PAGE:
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Saturday, 01 July 2006

Land of Ice and Fire: Patagonia & Tierra del Fuego - Page 4

Written by Christina Kay Bolton
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We began our journey deep into Patagonia from Carretera Austral with a three-and-a-half-day journey past fjords and glaciers on NavimagNavimag is a large barge that carries all the supplies down to the southern part of Chile.  The trip used to be solely for transport, but occasionally backpackers would hitch a ride until it became so popular that the company built many cabins where there used to be cargo; now their business is largely a tourist enterprise.  It is the cruise for those who can’t afford to cruise.


At the docks, we reserved spaces on a sailboat tour for the next morning on Les Tres Marias to see sea lions and bird colonies.  These docks are where all the cruises to Antartica leave from, so the big question in town was “Are you going to Antartica?”  At our inn we met a professor who does many of the naturalist presentations on one of the cruise lines.

Before we knew it, our couple of hours of sun was spent and the rain began to fall.  It poured all night, and when we woke we were sure they would cancel our trip because of the weather. When we still hadn’t received a call, we went to the docks and realized that they were, in fact, going to sail.  I didn’t want to go because I though it would be miserable on a sailboat in the rain, but they wouldn’t give back our deposit, and there wouldn’t be much else to do if we stayed ashore.  So we put on the bright yellow slickers they provided and boarded the sailboat.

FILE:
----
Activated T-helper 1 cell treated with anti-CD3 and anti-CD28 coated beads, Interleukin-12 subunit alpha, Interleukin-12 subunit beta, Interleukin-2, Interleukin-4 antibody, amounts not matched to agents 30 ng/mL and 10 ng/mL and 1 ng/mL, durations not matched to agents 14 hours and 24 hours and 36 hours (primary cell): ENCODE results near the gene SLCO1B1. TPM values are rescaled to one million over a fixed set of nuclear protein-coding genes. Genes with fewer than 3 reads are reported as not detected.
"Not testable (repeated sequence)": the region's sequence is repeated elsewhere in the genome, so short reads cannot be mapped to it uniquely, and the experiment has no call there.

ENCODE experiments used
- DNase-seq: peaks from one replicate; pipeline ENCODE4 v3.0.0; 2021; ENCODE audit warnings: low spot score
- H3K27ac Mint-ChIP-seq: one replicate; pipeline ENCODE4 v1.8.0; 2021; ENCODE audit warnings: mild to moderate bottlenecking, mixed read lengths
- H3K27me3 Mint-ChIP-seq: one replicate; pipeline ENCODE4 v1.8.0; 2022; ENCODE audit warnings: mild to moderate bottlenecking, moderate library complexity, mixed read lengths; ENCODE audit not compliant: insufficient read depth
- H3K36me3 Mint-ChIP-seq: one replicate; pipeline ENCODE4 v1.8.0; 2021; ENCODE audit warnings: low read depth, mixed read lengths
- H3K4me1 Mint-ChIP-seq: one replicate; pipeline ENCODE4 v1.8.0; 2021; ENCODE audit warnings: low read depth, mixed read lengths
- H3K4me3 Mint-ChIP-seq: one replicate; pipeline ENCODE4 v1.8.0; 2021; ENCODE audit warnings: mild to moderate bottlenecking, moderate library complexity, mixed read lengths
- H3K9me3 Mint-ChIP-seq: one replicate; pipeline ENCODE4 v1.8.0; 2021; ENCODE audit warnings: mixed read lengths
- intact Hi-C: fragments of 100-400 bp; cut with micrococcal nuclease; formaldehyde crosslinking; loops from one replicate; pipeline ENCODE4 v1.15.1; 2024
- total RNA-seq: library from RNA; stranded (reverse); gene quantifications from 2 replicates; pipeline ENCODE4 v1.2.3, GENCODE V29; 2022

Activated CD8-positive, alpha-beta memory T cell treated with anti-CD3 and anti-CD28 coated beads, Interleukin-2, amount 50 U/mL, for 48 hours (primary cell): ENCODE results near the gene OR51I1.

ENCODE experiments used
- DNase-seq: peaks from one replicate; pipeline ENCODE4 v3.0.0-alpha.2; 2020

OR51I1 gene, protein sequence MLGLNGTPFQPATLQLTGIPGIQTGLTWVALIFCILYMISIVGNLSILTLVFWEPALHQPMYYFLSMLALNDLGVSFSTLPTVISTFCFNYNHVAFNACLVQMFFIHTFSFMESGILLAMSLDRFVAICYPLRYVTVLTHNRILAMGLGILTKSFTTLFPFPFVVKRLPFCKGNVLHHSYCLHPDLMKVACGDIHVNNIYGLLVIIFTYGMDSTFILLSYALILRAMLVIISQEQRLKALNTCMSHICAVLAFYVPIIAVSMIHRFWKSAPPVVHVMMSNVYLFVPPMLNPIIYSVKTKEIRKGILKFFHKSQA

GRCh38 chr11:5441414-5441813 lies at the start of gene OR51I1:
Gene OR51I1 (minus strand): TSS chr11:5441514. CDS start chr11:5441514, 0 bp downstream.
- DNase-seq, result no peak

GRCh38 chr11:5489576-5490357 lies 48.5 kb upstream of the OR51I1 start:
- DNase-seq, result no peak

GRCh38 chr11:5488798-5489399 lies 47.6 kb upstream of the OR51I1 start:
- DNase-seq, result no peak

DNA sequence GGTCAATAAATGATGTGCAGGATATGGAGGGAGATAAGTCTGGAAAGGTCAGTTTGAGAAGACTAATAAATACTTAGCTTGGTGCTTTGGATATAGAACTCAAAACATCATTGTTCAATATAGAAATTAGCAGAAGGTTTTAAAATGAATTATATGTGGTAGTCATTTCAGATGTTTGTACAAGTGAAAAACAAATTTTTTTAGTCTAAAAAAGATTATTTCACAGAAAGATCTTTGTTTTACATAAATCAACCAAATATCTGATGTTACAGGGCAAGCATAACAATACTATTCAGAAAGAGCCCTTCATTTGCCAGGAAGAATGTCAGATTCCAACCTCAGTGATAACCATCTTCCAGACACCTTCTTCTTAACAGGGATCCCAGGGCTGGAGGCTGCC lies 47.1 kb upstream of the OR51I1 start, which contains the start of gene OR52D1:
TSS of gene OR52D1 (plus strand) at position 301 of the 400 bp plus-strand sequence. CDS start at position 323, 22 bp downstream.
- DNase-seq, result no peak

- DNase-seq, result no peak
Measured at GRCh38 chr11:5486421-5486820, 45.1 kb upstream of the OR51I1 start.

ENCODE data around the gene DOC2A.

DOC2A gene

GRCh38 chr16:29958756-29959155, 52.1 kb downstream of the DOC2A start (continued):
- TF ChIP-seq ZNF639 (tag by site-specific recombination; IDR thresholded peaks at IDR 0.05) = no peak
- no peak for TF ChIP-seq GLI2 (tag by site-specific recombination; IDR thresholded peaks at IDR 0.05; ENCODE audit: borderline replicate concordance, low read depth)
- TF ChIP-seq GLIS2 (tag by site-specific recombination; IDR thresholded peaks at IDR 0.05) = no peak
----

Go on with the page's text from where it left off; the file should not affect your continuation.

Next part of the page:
Despite the weather, the water was calm, and the rain lightened as we set out. At one point, the rain stopped for about an hour as we walked around ushuaiaIsland H.  That was the best part of the day trip; we saw unique birds and fauna on our short hike around the small island which only Les Tres Marias has permission to land on.  We also saw sea lions and a very large bird colony from the boat.


The tour was good but not outstanding and not really worth the price considering one of the main reasons we chose the sailboat rather than the catamaran (which travels further to a small penguin colony) is that we hoped to enjoy a motorless trip. For reasons they never explained, however, the crew only put the sail up for a few minutes and used the motor the rest of the time. On the other hand, the captain was an interesting guy and it was a very small group on board so we got to know the others fairly well and we liked the small island where we landed.


We ate dinner at a great restaurant, La Estancia, one of the traditional Parrilla’s where entire lambs are barbequed over an open fire. The lamb was excellent!   You can go up to the counter as many times as you like and order whatever type of meat you like, and there is also an entire salad bar with hot and cold foods to choose from. (Try the cannelloni’s!)


We also enjoyed the place we stayed: the breakfast was good, the conversation with other guests around the breakfast table was interesting, and our host -- both gracious and exacting -- made sure everything was done correctly.  There were some quirks here like having to learn how to mix the ice cold water from the glacier with boiling hot water to take a shower. Despite very exact instructions on how to mix the water when we checked in, we managed only about 30 seconds of warm water before the freezing water turned boiling.

(Page 4 of 5)
Last modified on Sunday, 16 December 2012

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